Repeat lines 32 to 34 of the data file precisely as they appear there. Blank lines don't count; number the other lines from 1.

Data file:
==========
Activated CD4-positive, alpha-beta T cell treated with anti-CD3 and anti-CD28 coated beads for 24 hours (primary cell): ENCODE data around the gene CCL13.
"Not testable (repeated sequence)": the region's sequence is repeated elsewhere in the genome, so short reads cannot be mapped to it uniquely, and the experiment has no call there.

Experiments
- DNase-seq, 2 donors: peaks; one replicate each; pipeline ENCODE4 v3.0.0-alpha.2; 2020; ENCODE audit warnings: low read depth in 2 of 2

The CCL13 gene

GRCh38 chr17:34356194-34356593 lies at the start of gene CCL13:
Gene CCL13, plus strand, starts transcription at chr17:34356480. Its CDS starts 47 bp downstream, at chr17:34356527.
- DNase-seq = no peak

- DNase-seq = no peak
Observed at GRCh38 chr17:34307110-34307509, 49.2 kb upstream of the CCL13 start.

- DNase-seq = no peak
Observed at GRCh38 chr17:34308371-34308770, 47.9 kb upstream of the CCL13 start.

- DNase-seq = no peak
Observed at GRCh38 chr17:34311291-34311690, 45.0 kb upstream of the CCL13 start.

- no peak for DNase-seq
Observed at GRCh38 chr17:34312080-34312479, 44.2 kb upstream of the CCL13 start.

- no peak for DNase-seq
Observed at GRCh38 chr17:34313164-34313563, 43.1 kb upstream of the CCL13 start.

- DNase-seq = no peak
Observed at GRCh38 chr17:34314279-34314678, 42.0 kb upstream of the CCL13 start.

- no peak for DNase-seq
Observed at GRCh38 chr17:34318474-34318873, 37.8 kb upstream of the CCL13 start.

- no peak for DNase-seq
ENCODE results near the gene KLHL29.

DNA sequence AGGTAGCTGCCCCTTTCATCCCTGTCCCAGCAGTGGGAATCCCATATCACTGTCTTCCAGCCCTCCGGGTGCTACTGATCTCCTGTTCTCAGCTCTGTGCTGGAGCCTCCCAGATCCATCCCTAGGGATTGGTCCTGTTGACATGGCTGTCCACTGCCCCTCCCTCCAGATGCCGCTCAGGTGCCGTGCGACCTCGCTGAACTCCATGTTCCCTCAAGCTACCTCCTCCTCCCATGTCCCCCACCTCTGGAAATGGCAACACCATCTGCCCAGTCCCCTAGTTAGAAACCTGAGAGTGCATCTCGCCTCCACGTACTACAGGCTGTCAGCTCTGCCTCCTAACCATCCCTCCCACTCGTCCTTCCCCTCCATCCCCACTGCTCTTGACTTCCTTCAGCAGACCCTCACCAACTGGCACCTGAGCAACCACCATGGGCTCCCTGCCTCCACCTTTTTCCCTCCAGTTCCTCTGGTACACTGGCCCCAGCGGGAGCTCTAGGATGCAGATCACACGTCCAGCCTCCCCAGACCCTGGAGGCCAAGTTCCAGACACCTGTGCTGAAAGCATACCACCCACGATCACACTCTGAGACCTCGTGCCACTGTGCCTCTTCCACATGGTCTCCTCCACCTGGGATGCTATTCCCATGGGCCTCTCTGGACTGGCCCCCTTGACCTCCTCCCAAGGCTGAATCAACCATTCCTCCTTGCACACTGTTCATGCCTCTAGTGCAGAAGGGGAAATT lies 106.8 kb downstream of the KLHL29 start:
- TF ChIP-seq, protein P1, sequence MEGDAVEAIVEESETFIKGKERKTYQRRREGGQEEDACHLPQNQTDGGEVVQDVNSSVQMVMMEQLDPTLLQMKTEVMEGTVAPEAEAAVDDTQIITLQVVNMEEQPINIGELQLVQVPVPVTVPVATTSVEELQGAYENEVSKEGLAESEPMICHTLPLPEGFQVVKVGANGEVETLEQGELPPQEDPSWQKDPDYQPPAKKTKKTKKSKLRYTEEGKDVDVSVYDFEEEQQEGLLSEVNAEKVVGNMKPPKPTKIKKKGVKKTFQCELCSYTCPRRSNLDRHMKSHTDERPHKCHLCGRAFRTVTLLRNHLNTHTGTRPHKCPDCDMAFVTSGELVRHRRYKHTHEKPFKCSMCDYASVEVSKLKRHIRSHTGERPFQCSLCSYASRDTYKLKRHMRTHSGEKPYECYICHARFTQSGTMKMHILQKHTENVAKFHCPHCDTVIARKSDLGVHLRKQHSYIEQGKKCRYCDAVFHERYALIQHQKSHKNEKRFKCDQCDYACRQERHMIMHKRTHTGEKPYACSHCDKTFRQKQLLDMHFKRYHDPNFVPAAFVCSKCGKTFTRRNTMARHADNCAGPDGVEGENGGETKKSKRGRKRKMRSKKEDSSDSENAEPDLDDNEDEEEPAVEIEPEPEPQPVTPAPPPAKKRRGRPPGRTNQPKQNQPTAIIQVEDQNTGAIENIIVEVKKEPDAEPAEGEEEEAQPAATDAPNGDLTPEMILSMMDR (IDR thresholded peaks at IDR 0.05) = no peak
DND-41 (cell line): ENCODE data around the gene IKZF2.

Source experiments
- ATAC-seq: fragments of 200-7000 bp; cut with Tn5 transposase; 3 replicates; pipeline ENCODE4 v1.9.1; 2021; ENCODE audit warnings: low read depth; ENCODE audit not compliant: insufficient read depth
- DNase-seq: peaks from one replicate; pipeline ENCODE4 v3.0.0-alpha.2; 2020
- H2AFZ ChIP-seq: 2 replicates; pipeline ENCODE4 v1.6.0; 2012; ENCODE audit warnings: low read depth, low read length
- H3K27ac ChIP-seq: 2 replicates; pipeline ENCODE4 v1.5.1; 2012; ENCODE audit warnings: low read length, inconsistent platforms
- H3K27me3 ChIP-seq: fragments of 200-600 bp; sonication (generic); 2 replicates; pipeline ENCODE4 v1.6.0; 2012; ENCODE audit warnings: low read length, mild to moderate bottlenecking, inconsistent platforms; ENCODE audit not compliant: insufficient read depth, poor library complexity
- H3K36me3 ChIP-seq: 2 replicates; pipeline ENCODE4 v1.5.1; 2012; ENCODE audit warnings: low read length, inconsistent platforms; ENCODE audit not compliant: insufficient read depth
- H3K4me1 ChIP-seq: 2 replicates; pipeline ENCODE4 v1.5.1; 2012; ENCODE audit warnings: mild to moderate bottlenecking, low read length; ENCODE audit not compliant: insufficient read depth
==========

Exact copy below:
- H3K27ac ChIP-seq: 2 replicates; pipeline ENCODE4 v1.5.1; 2012; ENCODE audit warnings: low read length, inconsistent platforms
- H3K27me3 ChIP-seq: fragments of 200-600 bp; sonication (generic); 2 replicates; pipeline ENCODE4 v1.6.0; 2012; ENCODE audit warnings: low read length, mild to moderate bottlenecking, inconsistent platforms; ENCODE audit not compliant: insufficient read depth, poor library complexity
- H3K36me3 ChIP-seq: 2 replicates; pipeline ENCODE4 v1.5.1; 2012; ENCODE audit warnings: low read length, inconsistent platforms; ENCODE audit not compliant: insufficient read depth